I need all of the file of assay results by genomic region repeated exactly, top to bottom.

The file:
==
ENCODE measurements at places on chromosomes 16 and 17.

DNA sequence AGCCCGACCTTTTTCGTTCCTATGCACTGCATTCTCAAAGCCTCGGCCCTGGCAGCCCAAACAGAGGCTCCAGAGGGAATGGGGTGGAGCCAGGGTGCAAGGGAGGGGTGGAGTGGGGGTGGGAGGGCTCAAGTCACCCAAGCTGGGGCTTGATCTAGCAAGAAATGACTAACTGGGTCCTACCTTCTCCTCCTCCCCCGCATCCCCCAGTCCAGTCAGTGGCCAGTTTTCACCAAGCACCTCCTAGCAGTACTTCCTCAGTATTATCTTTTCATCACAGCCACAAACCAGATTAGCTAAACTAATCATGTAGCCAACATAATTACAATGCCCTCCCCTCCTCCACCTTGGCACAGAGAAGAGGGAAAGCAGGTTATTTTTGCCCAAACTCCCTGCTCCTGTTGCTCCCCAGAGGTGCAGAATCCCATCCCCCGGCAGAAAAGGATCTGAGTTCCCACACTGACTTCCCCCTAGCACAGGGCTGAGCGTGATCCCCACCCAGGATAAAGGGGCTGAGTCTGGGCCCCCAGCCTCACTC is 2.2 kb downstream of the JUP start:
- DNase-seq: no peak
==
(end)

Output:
ENCODE measurements at places on chromosomes 16 and 17.

DNA sequence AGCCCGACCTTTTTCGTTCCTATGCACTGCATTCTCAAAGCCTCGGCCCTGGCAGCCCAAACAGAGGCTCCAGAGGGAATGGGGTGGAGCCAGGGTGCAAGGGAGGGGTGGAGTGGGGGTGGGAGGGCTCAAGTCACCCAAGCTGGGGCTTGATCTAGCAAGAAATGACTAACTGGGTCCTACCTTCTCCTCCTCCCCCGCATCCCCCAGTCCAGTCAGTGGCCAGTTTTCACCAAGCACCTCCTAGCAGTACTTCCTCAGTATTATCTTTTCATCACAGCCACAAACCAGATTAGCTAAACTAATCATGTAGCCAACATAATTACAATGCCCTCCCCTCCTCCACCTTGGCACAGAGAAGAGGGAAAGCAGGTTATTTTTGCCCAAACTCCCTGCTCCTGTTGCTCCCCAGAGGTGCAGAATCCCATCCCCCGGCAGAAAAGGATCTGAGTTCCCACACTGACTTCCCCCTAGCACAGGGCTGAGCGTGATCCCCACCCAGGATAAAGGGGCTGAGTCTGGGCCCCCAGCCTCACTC is 2.2 kb downstream of the JUP start:
- DNase-seq: no peak